Urogenital Program

Christopher Albanese, PhD 
Professsor in the Departments of Oncology and Pathology

Dr. Albanese is a Professor in the Departments of Oncology and Pathology and serves as the Director of the Urogenital Program. Dr. Albanese is an expert in tumor biology with over 140 peer-reviewed publications. His main focus is the development of more accurate and effective in vitro and in vivo cancer models to better define the roles of oncogenes, tumor suppressors and cell cycle regulatory proteins in the initiation and progression of genitourinary and other cancers. Dr. Albanese is the cofounder of the Center and has been directly involved in applying CRCs to both tissue development and tumor cell biology. As the originator and director of the Georgetown Preclinical Research Imaging Laboratory, Dr. Albanese is developing a comprehensive preclinical imaging program based on MRI, MR-Spectroscopy (MRS) and dynamic contrast enhanced imaging as well as luminescence/IVIS imaging to integrate the CRCs into more effective animal models of cancer progression and treatment. His main goals are to enable the development of bedside to bench to bedside translational programs in cancer biology, imaging and precision therapy and to make Georgetown the center of excellence for this transformational approach.

Gastrointestinal Biology Program

Anton Wellstein, MD, PhD
Professor of Oncology, Pharmacology & Medicine

Dr. Wellstein is a senior investigator at the Lombardi Comprehensive Cancer Center (LCCC) and serves as the Director for Gastrointestinal Biology Program within the CCR. He has trained as an MD/PhD in Germany. He received training in Pharmacology (venia legendi) and held a junior faculty position (Privatdozent) at the University in Frankfurt/Main until 1987 where he worked on cardiovascular pharmacology. He joined NIH for a sabbatical to study growth factor signaling in breast cancer in the Medicine Branch of the NCI under the mentorship of Marc E. Lippman. Thereafter, he was recruited to the faculty of Georgetown University in the Departments of Pharmacology and Oncology, where he is a tenured Professor. He discovered that the receptor for pleiotrophin was ALK and also identified and defined the role of secreted binding proteins for FGF and their function in cancer and development. During the past decade, Dr. Wellstein’s work focused on tumor/stromal interaction with a particular emphasis on the function and regulation of the activity of FGFs and the pleiotrophin/ALK signaling pathways. His major interest is in mechanisms of cancer progression to invasive and metastatic disease and how that relates to therapy sensitivity and resistance. His laboratory is focused on cellular, molecular and biochemical signal transduction mechanisms utilized by cancer cells in malignant progression in vitro as well as in xenograft tumors, transgenic and in knockout animal models. He collaborates extensively with clinical colleagues in different fields that span Oncology, Nephrology and Immunology as well as basic science. He has published over 160 peer-reviewed papers, is named as an inventor on 10 patents and has been continuously funded by the NIH since his initial faculty appointment at Georgetown University. He is a co-leader in the Experimental Therapeutics Program of the LCCC and has been teaching Cancer Pharmacology in the Medical School since 1990.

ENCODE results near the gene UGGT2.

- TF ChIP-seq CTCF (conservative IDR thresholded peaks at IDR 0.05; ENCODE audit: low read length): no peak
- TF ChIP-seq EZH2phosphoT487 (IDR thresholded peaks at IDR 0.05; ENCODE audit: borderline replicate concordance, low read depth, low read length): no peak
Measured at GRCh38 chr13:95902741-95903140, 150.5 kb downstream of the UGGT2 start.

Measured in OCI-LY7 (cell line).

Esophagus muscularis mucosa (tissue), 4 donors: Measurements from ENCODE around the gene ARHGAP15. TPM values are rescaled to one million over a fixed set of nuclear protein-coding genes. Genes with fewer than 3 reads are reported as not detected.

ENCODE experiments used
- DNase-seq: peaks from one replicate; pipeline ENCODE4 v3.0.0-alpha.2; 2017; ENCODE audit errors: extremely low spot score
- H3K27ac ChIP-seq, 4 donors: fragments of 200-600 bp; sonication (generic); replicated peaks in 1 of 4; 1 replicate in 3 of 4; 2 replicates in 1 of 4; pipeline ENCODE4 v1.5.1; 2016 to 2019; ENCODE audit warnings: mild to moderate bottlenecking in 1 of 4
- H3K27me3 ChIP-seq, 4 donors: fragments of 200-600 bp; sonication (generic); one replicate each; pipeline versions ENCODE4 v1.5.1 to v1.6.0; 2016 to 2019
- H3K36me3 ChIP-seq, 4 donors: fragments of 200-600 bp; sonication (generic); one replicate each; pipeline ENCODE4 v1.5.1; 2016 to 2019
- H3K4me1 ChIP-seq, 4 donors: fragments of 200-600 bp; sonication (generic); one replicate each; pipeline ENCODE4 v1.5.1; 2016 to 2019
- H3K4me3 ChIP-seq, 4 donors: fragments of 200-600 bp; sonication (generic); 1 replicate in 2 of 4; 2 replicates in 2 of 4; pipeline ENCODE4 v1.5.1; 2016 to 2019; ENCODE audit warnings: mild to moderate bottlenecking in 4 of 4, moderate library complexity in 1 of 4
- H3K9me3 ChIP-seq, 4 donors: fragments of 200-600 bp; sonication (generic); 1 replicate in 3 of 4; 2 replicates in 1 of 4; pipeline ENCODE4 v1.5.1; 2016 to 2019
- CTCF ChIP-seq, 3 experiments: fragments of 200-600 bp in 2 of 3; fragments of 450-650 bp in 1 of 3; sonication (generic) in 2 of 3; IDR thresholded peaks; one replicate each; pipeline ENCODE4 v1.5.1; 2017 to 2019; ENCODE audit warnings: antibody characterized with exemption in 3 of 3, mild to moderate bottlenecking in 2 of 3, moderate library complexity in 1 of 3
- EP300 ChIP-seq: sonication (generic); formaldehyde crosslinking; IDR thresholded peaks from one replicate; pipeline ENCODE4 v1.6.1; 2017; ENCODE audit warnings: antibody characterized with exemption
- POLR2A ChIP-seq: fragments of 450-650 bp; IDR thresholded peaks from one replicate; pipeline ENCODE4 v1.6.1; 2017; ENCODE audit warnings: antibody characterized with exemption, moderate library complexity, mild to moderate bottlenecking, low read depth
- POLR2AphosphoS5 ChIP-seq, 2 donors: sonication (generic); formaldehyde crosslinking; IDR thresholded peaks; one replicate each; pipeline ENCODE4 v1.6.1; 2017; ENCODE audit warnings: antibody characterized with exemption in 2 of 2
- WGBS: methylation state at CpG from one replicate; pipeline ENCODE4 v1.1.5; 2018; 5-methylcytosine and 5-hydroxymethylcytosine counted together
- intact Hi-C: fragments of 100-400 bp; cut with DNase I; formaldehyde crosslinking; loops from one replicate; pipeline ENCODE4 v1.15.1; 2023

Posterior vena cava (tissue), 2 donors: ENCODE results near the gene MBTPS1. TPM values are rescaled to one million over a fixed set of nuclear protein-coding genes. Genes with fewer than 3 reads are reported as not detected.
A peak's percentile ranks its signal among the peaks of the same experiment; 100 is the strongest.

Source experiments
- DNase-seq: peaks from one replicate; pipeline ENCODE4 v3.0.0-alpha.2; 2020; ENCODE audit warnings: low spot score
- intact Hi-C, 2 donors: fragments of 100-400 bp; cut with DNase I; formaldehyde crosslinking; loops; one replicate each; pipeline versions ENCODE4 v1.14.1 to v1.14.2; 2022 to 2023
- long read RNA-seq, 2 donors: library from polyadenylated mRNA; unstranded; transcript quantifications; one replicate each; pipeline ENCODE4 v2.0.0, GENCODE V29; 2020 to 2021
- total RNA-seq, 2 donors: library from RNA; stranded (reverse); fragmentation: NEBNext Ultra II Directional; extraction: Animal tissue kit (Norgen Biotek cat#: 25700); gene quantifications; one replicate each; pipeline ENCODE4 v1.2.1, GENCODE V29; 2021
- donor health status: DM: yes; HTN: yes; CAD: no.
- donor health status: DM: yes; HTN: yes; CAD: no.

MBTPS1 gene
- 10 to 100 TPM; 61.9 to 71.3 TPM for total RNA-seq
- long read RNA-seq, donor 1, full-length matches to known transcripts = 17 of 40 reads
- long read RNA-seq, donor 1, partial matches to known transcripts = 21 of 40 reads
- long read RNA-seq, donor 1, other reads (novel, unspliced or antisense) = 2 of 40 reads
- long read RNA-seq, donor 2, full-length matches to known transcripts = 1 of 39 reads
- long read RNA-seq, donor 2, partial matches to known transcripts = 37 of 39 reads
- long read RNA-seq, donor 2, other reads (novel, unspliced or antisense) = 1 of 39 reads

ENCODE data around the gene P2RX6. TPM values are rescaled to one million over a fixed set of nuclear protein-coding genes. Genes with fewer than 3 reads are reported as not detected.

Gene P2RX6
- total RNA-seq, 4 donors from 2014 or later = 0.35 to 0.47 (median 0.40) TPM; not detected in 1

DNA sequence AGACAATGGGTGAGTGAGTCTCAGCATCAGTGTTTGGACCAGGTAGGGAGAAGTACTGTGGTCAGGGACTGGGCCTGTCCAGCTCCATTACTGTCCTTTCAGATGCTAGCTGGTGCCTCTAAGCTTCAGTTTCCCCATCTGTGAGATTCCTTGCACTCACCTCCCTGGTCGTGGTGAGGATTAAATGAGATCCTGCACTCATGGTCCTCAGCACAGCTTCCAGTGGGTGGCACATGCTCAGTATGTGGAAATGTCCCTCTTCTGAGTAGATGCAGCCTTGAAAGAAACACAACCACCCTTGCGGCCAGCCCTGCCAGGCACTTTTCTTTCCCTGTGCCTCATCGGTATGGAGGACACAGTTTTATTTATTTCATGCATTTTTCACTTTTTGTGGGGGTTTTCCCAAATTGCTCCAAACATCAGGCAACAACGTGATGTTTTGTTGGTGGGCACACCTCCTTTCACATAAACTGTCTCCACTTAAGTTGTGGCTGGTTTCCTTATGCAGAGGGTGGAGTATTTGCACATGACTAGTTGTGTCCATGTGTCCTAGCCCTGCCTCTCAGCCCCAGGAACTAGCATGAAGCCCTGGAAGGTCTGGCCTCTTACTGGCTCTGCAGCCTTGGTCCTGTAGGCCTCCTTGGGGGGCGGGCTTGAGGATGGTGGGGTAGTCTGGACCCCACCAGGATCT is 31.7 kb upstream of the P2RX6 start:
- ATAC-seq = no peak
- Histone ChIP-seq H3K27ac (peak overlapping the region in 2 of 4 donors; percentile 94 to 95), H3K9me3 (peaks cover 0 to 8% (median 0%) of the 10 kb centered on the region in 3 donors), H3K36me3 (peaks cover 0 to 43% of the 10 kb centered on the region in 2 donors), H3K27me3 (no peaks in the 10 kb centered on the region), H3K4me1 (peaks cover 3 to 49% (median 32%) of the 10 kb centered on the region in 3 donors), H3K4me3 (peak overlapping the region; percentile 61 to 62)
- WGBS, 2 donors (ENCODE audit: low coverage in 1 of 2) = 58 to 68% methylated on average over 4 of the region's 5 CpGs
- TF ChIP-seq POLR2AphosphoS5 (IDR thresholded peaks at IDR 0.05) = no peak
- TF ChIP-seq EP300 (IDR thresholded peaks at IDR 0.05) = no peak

HPV Biology Program

Hang Yuan, PhD
Associate Professor

Dr. Yuan serves as the Director of the HPV Biology Program within the CCR. He received his PhD from Wake Forest School of Medicine. He started his postdoctoral training at Georgetown University Medical Center in 1998. Currently, he is an Associate Professor in the Department of Pathology. Dr. Yuan moved to Georgetown after the first-generation HPV vaccine was developed in Dr. Schlegel’s lab and became the group leader on vaccine development. His work, in collaboration with Bob Garcea at the University of Colorado, led to the second-generation cervical cancer vaccine, which can potentially cut production cost by 90%. This method led to a patent and it is hopeful that this second generation vaccine will be utilized in developing countries, where deaths from cervical cancer are most prevalent. Dr. Yuan successfully utilized conditionally reprogrammed cells to identify viral mutations in a rare case of HPV-induced lung tumors and used this to identify an effective therapy. The advance was seen as an exciting demonstration of the use of conditional reprogramming in personalized cancer medicine. His seminar presentation was awarded Geo von Krogh Prize by the Papillomavirus Society in the 27th International Papillomavirus Conference and Clinical Workshop (2011). The results were published on The New England Journal of Medicine in 2012, where Dr. Yuan was the first author.